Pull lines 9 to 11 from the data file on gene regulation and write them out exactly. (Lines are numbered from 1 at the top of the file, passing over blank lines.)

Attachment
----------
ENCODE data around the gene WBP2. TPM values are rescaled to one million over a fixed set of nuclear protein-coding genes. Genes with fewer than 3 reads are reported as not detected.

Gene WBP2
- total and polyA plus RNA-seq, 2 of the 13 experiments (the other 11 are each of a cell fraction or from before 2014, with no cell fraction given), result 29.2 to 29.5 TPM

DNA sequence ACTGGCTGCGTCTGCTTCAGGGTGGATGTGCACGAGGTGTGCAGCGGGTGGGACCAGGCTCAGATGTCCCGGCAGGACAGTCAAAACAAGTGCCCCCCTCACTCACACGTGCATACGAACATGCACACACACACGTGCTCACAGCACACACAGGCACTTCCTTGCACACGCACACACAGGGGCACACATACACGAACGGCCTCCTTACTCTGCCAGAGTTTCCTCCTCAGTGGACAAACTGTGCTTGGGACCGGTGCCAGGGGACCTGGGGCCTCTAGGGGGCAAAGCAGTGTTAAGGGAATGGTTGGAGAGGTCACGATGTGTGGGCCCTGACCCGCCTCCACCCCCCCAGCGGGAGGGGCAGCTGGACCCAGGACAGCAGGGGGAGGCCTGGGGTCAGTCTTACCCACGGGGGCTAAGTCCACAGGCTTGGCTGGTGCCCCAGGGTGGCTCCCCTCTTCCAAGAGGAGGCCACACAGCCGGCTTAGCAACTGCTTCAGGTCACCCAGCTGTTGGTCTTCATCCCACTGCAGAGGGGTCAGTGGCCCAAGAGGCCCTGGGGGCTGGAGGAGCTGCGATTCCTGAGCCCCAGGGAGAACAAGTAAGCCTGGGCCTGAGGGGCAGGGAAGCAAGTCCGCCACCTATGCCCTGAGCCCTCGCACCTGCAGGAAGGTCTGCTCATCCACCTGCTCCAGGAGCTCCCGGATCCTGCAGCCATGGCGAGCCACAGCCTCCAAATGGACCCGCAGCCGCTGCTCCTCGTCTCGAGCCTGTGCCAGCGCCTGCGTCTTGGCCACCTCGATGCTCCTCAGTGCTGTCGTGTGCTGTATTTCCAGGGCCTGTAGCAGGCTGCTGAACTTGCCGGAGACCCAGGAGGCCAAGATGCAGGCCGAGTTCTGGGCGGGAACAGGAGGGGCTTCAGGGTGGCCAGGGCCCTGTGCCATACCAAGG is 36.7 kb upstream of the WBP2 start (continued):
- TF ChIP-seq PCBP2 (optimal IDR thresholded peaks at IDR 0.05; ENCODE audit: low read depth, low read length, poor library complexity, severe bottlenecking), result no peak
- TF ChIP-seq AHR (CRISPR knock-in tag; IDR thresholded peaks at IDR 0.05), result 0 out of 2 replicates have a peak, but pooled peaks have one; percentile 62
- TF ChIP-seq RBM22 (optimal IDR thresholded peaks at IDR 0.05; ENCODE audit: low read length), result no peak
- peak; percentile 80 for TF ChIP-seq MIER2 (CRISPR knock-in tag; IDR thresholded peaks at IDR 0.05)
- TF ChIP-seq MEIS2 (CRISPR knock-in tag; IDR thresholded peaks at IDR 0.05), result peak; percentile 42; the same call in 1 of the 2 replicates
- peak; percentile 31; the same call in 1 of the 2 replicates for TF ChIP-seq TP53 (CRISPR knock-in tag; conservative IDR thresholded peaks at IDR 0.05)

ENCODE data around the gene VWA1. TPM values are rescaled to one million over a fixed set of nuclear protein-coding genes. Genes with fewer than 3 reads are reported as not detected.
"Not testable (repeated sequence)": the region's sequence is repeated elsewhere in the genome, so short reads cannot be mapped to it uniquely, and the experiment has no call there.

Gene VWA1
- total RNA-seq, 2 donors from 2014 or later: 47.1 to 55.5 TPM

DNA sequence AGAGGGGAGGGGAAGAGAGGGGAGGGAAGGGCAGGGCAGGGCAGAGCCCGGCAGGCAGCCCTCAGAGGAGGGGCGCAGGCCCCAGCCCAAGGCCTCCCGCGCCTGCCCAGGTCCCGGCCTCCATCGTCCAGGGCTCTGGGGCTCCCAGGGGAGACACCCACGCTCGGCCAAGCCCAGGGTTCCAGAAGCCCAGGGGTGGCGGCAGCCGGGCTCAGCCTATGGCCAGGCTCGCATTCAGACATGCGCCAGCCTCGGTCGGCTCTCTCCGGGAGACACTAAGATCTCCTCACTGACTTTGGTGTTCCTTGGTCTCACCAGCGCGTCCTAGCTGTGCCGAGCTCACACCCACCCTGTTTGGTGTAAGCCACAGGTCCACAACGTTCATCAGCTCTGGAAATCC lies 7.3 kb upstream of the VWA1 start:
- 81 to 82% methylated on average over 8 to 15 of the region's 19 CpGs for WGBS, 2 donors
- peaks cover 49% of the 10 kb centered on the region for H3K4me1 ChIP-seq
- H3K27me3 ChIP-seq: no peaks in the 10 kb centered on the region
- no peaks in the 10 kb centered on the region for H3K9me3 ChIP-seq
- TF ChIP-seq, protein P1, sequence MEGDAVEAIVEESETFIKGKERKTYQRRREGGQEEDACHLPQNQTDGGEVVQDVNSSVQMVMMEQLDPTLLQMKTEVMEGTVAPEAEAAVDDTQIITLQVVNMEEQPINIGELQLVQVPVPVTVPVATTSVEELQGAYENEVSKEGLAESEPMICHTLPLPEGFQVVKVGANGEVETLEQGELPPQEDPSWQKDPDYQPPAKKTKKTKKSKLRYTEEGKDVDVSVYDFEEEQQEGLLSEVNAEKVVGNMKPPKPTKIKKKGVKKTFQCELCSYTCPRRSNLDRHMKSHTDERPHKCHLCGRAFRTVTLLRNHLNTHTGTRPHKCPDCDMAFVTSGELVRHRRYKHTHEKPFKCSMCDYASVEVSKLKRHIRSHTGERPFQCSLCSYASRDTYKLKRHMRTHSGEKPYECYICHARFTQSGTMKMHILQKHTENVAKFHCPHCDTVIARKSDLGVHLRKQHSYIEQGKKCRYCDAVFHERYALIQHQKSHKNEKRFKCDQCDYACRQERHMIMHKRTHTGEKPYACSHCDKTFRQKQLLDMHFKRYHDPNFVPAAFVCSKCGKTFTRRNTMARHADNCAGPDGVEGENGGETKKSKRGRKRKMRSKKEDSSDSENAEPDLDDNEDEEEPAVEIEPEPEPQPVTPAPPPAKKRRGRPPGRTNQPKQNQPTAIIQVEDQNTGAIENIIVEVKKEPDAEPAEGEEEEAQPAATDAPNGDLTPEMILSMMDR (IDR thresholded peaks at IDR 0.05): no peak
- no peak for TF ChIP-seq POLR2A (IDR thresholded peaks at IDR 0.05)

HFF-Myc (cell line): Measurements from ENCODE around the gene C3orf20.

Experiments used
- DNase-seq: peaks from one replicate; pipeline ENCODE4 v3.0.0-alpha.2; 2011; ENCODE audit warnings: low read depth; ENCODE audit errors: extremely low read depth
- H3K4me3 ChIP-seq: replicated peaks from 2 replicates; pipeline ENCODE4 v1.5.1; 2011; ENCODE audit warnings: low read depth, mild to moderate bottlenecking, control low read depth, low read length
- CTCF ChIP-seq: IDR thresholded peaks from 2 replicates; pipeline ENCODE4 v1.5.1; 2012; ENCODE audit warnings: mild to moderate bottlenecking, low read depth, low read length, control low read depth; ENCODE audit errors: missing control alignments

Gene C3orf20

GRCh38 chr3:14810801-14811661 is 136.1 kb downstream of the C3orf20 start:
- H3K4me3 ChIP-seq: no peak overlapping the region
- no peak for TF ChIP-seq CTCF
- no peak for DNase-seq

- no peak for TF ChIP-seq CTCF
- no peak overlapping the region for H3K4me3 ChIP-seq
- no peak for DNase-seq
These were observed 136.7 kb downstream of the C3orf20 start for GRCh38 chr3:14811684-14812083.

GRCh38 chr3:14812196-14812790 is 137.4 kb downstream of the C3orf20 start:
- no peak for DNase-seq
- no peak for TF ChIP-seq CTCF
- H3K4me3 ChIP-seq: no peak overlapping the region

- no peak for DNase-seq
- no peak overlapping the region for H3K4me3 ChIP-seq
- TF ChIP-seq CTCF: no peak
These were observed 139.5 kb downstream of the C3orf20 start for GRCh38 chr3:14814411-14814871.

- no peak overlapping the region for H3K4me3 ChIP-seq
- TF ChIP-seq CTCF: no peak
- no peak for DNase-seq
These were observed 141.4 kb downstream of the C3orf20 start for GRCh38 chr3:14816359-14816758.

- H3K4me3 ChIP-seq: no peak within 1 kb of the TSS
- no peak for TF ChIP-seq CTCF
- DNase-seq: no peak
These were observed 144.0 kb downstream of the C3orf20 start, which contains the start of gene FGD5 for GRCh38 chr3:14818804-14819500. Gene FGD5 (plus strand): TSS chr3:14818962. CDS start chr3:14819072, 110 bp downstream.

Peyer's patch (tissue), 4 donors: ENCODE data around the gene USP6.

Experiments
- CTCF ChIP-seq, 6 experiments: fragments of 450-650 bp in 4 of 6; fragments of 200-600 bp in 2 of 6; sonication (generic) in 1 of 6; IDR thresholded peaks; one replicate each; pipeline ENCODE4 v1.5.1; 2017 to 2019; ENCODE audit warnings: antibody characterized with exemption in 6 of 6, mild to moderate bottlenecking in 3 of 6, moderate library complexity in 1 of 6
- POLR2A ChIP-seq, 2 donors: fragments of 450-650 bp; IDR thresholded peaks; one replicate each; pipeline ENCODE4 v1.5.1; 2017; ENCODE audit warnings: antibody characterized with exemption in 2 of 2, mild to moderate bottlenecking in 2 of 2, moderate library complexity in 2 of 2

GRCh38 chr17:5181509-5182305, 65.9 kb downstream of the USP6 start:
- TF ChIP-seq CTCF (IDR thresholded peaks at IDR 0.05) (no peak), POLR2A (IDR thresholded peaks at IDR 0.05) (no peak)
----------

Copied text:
- TF ChIP-seq MEIS2 (CRISPR knock-in tag; IDR thresholded peaks at IDR 0.05), result peak; percentile 42; the same call in 1 of the 2 replicates
- peak; percentile 31; the same call in 1 of the 2 replicates for TF ChIP-seq TP53 (CRISPR knock-in tag; conservative IDR thresholded peaks at IDR 0.05)

ENCODE data around the gene VWA1. TPM values are rescaled to one million over a fixed set of nuclear protein-coding genes. Genes with fewer than 3 reads are reported as not detected.